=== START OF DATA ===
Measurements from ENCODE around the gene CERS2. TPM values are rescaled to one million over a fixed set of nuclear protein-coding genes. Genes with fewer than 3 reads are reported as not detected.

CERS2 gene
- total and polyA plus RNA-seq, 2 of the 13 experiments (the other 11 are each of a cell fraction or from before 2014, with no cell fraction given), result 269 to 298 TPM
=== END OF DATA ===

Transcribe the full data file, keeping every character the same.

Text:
Measurements from ENCODE around the gene CERS2. TPM values are rescaled to one million over a fixed set of nuclear protein-coding genes. Genes with fewer than 3 reads are reported as not detected.

CERS2 gene
- total and polyA plus RNA-seq, 2 of the 13 experiments (the other 11 are each of a cell fraction or from before 2014, with no cell fraction given), result 269 to 298 TPM